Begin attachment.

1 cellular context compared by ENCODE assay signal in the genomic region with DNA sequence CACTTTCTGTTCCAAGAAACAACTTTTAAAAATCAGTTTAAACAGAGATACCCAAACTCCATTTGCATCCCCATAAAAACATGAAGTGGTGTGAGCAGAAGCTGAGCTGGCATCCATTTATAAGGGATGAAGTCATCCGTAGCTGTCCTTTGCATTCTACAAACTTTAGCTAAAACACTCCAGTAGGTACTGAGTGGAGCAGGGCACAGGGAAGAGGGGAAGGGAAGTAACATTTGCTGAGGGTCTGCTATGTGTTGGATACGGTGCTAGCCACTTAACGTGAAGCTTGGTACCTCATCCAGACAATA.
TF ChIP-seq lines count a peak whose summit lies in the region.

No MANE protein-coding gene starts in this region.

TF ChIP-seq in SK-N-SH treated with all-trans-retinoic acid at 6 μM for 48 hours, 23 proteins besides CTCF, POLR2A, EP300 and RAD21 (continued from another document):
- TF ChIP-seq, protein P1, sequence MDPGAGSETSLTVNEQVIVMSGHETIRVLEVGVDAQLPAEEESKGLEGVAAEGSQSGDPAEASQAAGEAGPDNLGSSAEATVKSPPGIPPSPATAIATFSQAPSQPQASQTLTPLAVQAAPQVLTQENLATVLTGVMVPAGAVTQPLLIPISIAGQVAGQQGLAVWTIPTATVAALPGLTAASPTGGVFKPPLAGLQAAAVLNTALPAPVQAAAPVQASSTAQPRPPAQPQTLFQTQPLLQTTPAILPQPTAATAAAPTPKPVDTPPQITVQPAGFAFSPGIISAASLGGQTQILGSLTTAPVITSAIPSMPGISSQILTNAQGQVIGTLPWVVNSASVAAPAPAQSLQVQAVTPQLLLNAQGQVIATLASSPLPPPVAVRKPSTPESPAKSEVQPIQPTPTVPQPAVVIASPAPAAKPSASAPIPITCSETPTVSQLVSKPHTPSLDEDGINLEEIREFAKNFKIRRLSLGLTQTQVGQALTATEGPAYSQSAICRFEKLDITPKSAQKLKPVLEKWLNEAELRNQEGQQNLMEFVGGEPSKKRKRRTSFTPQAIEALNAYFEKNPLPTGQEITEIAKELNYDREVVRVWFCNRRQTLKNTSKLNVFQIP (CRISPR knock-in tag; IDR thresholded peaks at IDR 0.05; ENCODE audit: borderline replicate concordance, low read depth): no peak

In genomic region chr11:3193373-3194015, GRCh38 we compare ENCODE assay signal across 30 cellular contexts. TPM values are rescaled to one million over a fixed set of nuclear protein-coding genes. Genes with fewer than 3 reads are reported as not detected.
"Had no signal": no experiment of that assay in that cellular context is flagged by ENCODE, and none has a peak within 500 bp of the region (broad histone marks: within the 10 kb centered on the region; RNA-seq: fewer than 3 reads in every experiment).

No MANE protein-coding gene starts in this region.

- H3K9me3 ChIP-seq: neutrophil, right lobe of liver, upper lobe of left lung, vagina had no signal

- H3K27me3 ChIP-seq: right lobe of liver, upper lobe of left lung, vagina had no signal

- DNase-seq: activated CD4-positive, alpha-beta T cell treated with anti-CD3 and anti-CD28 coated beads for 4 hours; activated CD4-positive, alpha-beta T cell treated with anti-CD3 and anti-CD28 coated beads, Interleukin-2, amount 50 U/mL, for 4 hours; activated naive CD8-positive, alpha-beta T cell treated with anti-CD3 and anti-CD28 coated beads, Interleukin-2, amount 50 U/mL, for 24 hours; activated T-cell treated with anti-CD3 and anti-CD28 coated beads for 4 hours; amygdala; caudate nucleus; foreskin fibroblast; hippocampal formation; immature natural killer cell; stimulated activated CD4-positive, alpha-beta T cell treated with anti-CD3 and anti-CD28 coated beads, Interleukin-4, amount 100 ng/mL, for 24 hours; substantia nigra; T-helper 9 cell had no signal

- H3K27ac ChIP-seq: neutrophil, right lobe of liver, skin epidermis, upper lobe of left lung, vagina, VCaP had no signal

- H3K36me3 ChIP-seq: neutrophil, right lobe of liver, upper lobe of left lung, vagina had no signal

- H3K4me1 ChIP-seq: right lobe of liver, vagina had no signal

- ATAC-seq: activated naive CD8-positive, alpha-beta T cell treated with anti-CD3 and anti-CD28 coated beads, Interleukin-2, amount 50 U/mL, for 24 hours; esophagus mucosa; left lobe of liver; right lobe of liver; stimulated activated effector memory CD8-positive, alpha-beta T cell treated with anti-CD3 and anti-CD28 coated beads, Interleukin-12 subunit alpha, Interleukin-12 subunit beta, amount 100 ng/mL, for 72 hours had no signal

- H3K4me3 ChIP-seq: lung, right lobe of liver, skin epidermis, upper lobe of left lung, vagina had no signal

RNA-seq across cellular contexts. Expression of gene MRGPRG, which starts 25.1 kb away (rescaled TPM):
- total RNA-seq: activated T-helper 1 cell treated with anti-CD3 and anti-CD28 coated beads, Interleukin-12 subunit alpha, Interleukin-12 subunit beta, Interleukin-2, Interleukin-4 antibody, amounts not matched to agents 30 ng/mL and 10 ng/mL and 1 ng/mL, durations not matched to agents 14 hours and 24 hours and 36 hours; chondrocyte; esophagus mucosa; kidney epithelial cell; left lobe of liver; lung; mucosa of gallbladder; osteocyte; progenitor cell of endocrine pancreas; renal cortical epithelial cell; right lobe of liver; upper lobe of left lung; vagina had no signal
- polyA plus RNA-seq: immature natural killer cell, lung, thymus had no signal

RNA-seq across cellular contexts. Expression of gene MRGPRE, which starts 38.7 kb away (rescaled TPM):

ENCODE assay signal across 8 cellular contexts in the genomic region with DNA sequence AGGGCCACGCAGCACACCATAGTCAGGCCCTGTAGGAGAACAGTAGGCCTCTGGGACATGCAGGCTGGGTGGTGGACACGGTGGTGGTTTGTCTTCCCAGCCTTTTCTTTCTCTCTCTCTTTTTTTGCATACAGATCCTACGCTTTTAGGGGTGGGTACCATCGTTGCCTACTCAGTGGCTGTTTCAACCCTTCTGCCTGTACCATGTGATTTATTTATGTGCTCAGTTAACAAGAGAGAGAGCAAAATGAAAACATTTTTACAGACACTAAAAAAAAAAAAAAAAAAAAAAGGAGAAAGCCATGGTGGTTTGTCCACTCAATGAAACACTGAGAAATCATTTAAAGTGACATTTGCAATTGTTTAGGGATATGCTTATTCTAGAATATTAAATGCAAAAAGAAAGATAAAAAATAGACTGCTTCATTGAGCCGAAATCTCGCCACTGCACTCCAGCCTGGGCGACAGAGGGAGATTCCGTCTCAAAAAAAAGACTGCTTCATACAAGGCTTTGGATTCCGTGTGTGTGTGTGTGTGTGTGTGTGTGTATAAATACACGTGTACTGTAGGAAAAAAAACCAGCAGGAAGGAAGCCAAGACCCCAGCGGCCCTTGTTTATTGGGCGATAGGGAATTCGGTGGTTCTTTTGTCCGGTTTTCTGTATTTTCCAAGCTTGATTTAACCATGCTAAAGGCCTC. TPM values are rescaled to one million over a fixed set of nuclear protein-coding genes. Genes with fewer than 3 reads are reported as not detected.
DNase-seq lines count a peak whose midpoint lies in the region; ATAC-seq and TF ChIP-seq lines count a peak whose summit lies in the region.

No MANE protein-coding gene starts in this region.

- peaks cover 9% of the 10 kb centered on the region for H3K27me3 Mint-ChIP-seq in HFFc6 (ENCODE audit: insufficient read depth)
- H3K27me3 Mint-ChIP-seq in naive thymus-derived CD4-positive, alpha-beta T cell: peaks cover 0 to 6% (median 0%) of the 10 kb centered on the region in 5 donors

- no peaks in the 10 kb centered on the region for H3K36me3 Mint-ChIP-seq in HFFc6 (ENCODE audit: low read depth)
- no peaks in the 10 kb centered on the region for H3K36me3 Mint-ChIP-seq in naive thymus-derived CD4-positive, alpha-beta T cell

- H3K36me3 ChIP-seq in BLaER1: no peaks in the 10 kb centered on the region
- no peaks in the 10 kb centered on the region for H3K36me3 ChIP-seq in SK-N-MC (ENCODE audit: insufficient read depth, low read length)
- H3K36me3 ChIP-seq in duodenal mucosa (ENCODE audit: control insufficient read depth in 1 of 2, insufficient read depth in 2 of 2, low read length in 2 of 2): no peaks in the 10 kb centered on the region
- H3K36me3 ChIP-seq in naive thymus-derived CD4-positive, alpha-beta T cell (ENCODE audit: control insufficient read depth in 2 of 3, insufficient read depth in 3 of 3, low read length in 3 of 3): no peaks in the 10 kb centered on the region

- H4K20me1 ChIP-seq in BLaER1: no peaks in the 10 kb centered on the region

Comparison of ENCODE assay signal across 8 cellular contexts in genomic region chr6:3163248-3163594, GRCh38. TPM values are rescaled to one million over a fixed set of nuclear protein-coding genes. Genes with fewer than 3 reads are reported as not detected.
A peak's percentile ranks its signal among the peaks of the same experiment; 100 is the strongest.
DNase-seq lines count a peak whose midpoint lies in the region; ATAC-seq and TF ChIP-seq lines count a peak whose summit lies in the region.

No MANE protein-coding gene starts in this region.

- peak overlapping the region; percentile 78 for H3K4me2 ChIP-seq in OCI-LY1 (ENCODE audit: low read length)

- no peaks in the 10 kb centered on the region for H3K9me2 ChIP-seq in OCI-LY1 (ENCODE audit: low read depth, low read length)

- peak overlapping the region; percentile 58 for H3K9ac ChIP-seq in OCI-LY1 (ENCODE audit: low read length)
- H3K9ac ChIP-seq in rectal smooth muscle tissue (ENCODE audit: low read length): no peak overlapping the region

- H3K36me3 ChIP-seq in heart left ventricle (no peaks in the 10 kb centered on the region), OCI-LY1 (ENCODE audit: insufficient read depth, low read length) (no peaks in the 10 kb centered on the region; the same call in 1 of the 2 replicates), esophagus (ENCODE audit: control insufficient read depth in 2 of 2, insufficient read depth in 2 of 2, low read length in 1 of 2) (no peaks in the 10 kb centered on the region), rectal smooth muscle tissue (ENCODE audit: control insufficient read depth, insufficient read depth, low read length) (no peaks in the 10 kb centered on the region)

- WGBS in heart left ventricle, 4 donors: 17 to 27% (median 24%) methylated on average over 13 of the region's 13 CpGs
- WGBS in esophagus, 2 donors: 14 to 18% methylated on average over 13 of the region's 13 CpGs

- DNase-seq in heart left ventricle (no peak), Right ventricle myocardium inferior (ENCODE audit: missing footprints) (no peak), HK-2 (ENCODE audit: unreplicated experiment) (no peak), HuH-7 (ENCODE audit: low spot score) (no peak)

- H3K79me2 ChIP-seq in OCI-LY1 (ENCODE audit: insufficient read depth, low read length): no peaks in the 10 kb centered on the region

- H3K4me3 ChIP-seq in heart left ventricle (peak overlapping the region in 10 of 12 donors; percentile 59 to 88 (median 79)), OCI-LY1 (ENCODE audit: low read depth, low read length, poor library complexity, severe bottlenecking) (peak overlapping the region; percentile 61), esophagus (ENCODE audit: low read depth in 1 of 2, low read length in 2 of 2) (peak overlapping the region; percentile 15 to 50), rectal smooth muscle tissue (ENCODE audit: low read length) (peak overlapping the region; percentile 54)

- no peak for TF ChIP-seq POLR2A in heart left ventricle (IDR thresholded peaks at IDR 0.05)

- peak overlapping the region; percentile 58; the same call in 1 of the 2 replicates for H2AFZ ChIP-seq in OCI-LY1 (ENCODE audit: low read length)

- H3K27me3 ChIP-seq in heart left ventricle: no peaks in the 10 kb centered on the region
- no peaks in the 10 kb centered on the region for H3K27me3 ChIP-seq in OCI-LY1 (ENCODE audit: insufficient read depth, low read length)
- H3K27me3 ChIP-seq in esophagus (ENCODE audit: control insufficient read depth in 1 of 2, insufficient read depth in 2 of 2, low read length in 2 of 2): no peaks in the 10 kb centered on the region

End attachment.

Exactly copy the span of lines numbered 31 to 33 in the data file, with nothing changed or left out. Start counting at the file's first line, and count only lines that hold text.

- H3K36me3 ChIP-seq in naive thymus-derived CD4-positive, alpha-beta T cell (ENCODE audit: control insufficient read depth in 2 of 3, insufficient read depth in 3 of 3, low read length in 3 of 3): no peaks in the 10 kb centered on the region

- H4K20me1 ChIP-seq in BLaER1: no peaks in the 10 kb centered on the region

Comparison of ENCODE assay signal across 8 cellular contexts in genomic region chr6:3163248-3163594, GRCh38. TPM values are rescaled to one million over a fixed set of nuclear protein-coding genes. Genes with fewer than 3 reads are reported as not detected.